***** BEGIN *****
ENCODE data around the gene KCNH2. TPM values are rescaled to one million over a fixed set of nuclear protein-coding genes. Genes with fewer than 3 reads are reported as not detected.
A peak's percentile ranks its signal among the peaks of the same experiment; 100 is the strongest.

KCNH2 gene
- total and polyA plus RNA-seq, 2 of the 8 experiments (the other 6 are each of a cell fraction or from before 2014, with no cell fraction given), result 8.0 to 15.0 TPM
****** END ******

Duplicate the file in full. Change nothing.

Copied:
ENCODE data around the gene KCNH2. TPM values are rescaled to one million over a fixed set of nuclear protein-coding genes. Genes with fewer than 3 reads are reported as not detected.
A peak's percentile ranks its signal among the peaks of the same experiment; 100 is the strongest.

KCNH2 gene
- total and polyA plus RNA-seq, 2 of the 8 experiments (the other 6 are each of a cell fraction or from before 2014, with no cell fraction given), result 8.0 to 15.0 TPM